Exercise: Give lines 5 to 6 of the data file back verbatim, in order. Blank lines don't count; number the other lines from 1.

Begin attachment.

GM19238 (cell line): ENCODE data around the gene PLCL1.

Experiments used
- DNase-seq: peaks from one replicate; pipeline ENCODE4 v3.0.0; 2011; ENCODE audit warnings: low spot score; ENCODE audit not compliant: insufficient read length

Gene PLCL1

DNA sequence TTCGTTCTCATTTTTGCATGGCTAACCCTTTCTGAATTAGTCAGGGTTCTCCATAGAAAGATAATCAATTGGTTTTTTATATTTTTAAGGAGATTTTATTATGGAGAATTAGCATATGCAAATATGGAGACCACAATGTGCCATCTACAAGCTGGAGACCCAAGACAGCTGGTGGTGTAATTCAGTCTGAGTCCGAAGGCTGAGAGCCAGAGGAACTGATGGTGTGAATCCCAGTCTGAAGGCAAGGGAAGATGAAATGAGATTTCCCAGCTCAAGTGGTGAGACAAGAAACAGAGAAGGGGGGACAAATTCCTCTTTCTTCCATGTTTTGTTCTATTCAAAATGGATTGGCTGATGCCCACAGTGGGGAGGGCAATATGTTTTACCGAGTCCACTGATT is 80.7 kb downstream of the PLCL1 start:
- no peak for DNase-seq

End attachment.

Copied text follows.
DNA sequence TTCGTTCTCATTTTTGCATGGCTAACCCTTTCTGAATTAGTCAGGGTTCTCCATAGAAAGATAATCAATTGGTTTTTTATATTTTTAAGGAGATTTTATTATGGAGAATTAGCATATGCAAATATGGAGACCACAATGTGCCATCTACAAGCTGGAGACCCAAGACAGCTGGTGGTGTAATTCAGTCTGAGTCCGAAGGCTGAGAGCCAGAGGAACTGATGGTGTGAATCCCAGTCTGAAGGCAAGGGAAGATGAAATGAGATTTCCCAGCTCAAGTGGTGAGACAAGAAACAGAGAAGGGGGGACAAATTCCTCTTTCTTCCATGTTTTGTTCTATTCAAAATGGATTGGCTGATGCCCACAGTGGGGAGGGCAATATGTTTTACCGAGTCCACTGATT is 80.7 kb downstream of the PLCL1 start:
- no peak for DNase-seq